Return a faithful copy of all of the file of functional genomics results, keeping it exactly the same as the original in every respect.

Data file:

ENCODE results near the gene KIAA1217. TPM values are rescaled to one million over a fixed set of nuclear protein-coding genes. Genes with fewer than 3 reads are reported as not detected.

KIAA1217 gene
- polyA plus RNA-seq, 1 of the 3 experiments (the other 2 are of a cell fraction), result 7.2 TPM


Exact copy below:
ENCODE results near the gene KIAA1217. TPM values are rescaled to one million over a fixed set of nuclear protein-coding genes. Genes with fewer than 3 reads are reported as not detected.

KIAA1217 gene
- polyA plus RNA-seq, 1 of the 3 experiments (the other 2 are of a cell fraction), result 7.2 TPM